President of Ukraine Volodymyr Zelenskyy has become the Person of the Year, according to the Financial Times, Report informs.
“Written off by many Ukrainians before the February invasion as something of a joke, an amateur struggling to rise to the challenge of high office, the 44-year-old Zelenskyy has earned a place in history for his extraordinary display of leadership and fortitude,” reads the article.
Just as Winston Churchill went on the radio to rally his country during the Blitz, Zelenskyy has used social media to campaign relentlessly for western military and financial support, turning the plight of his people into moral leverage over leaders in Europe and the US. He has persuaded Europeans to bear the huge costs of standing up to Putin and to offer Kyiv a path to EU membership.
Along the way, he has become a standard bearer for liberal democracy in the wider global contest with authoritarianism that could define the course of the 21st century.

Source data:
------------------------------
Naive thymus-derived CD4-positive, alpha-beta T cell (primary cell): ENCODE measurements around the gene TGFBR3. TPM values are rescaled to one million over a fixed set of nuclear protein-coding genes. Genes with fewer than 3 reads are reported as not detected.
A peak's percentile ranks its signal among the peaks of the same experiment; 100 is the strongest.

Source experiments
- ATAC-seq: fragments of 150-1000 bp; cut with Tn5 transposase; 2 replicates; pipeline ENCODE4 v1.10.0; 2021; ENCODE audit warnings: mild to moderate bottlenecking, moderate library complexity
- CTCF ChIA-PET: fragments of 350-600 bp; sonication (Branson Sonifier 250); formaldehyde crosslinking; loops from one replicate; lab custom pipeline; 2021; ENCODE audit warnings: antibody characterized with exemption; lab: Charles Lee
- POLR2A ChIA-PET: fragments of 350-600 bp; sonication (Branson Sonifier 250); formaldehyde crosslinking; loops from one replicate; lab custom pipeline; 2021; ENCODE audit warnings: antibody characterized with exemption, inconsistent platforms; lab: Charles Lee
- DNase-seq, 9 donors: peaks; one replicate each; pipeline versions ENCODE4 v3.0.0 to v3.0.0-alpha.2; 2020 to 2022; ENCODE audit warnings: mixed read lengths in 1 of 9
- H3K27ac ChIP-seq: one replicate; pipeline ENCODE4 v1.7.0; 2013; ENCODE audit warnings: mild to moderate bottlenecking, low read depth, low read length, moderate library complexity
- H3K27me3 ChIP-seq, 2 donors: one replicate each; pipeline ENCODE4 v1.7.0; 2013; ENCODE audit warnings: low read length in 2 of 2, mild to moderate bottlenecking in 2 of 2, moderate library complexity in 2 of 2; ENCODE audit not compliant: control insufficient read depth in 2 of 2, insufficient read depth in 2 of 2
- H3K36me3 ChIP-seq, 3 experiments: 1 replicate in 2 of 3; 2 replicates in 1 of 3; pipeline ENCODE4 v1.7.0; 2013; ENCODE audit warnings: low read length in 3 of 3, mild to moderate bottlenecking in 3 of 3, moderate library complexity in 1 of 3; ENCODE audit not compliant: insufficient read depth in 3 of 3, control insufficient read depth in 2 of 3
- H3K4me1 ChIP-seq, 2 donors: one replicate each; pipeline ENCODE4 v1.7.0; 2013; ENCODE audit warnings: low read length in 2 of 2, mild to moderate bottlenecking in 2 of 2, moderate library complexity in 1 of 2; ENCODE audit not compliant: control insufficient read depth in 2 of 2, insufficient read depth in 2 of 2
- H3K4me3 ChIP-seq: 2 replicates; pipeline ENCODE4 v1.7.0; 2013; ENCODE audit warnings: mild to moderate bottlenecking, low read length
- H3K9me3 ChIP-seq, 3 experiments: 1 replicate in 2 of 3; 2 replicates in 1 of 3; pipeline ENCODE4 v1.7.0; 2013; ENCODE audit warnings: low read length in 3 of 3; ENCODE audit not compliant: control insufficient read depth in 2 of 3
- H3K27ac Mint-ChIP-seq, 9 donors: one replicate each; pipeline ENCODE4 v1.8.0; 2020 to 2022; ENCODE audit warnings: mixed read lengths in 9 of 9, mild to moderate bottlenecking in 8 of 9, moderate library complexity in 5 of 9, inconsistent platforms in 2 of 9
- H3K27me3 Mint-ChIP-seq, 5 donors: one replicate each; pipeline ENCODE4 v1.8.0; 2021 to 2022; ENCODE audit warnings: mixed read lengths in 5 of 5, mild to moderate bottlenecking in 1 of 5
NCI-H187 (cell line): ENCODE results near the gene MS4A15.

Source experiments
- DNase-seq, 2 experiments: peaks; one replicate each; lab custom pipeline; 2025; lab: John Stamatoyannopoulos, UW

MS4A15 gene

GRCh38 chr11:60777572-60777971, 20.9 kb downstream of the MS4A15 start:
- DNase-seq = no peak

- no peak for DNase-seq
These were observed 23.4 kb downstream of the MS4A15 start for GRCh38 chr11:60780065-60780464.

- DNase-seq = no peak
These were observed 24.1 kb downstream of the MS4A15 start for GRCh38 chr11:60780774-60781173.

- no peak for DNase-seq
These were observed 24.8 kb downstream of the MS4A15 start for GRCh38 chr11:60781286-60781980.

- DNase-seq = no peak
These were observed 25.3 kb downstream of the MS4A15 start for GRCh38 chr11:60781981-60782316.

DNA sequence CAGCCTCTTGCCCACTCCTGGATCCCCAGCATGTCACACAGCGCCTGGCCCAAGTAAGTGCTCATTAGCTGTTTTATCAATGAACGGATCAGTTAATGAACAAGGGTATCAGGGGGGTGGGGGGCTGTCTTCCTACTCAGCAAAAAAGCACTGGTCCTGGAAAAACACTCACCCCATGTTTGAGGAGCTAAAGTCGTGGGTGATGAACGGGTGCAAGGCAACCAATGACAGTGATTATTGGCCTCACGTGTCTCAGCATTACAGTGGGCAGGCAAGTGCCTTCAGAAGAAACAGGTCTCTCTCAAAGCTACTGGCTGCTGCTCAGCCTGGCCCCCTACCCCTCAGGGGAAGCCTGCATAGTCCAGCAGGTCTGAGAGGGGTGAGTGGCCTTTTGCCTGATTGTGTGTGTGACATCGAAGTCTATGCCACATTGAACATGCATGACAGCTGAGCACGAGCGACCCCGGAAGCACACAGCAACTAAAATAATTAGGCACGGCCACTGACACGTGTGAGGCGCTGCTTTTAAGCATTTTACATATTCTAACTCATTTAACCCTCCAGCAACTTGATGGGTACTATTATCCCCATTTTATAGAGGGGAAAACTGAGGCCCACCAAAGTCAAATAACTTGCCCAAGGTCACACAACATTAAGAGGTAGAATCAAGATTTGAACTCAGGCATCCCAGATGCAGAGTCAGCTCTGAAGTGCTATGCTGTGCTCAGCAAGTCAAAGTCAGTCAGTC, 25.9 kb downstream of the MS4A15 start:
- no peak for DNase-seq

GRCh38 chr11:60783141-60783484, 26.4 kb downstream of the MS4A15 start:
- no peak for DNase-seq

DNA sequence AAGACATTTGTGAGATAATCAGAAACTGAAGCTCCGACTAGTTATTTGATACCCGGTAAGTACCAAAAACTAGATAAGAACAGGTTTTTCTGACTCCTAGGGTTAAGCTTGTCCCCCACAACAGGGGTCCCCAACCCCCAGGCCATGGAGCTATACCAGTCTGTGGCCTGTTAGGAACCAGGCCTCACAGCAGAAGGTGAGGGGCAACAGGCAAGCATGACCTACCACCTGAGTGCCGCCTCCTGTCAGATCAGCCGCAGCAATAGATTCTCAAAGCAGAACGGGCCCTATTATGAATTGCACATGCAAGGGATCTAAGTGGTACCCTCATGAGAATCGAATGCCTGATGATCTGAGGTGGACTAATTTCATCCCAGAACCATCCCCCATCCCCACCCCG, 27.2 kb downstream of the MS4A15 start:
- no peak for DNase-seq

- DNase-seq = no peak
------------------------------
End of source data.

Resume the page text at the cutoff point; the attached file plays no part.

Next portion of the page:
Zelenskyy has also come to embody the courage and resilience of the Ukrainian people in their fight against Russian aggression. It is for these reasons that the Financial Times has chosen Zelenskyy as the person of the year.
When the fighting eventually comes to an end, Zelenskyy will face tough questions about the failure to sufficiently prepare Ukraine for a full-blown invasion. The security services did not lay mines or blow up bridges along Russia’s lines of attack from the north and south, leading large swaths of territory to be captured quickly and easily by Putin’s troops.
Zelenskyy says that despite the public warnings by western officials, Kyiv was never given intelligence it could act on about the impending Russian attack.
“Nobody showed us specific material saying it would come from this or that direction,” he says.